A project to digitalize Cuba’s public health system was presented at a meeting between Party First Secretary and President of the Republic Miguel Díaz-Canel Bermúdez and Prime Minister Manuel Marrero Cruz with experts and scientists working on healthcare issues
As “another revolution in health,” Party First Secretary and President of the Republic Miguel Díaz-Canel Bermúdez described the project, “For digital health,” presented at this week’s meeting with experts and scientists working on healthcare issues.
The Ministry of Public Health project involves “a cultural transformation of health institutions, to produce a positive impact on the quality and safety of services focused on the patient, the family and the community, as a result of the computerization of care, teaching and research processes, through inter-operational integration,” explained Dr. Dalsy Torres Dávila, one of the specialists leading the initiative.
The mythology surrounding the so-called Holodomor, the Ukrainian famine of 1932-1933, is exposed in a concise 78-pages book edited by Nikos Mottas and published in Greek language by Atexnos Publishing House.
For many decades, the issue of the Ukrainian famine in 1932-33, the famous Holodomor, occupies a prominent place in the arsenal of anti-communism. Especially after the counter-revolutionary overthrows in the Soviet Union and Eastern Europe in the early 1990s, the Holodomor is at the forefront of a systematic and persistent attempt to vilify socialism of the 20th century and present it as an evil, inhumane system which is supposedly responsible for millions of deaths.
Two giants who share a birth date and common ideals. Two men who both, in different times, dignified our country’s past to illuminate our present and future. Two heroes of the Revolution who are June children, Antonio Maceo Granjales and Ernesto “Che” Guevara de la Serna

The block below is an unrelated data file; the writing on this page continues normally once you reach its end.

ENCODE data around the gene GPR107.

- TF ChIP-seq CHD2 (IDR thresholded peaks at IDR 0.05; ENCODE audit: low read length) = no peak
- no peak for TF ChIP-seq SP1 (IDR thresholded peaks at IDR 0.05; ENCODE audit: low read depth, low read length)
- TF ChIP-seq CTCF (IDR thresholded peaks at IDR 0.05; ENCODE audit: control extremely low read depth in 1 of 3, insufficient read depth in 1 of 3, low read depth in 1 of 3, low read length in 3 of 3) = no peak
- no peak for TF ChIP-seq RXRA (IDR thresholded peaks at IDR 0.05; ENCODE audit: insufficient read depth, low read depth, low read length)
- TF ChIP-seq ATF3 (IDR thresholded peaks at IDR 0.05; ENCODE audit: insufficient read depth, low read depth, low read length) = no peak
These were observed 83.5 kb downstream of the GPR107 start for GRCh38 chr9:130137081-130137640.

Distances matter little – in time and kilometers – if two names remain eternal in the memory of a country, fused as the same reference of integrity and courage. Two giants that history has twinned beyond a shared birth date and common ideals. Two men who both, in different times, dignified our country’s past to illuminate our present and future. Two heroes of the Revolution who are June children, Antonio Maceo Granjales and Ernesto “Che” Guevara de la Serna. In Santiago de Cuba the first was born. It was 1845 when the Maceo family baptized the boy who would become a renowned Mambí leader in Cuba’s wars of independence.
For a decade now Maurizio Lazzarato’s analyses have been swiftly translated into English after a period of relative lag in uptake in the anglophone world, a case of missed connection in the flurry of importing French and Italian radical thought. His reception has picked up speed because he writes passionately in a polemical tenor that makes for quick and punchy reading, although much of the analysis relies on technical terminology from contemporary European philosophy that renders accessibility elusive at times. The rapidity of translation via the Semiotex(e) Intervention Series has resonated with the conjunctural nature of Lazzarato’s writing, as he has moved swiftly to make sense of a shifting political terrain in theory and providing assessments of radical political movements. Capital Hates Everyone: Fascism or Revolution offers a political intervention in the sense of taking stock of contemporary tendencies and putting forth a set of strategic concerns animating a politics for the moment of its writing. As such, Capital Hates Everyone might be best read as a historical appraisal of a particular conjuncture in which the threat of ascendent fascist tendencies in global politics meets the continuing dominance of neoliberalism, while protest movements like the Gilets jaunes in France struggle to find a footing. In the book’s introduction, the ‘yellow vests’ movement roiling France at the time of the book’s writing is instructive in multiple ways. First, far from being a model of future organization, the yellow vests movement demonstrates some of the weaknesses and temptations found in what Lazzarato describes as ‘68 thought’, the proliferation of leftist political theories and organizational models in Western Europe since the failed pre-revolutionary moment of 1968. More than this, however, the response of the French state to these protests has laid bare the depth of ‘class hatred’, the affective revulsion of capitalism’s managers for any insurgent activity, along with the strategic lengths they will go to erase political possibilities beyond the neoliberal consensus (9-10). Hence the title, Capital Hates Everyone. For Lazzarato, anti-capitalists must reckon with the intensity of reaction that capitalists can rouse among themselves and in new fascist movements that seek nothing less than the liquidation of dissent.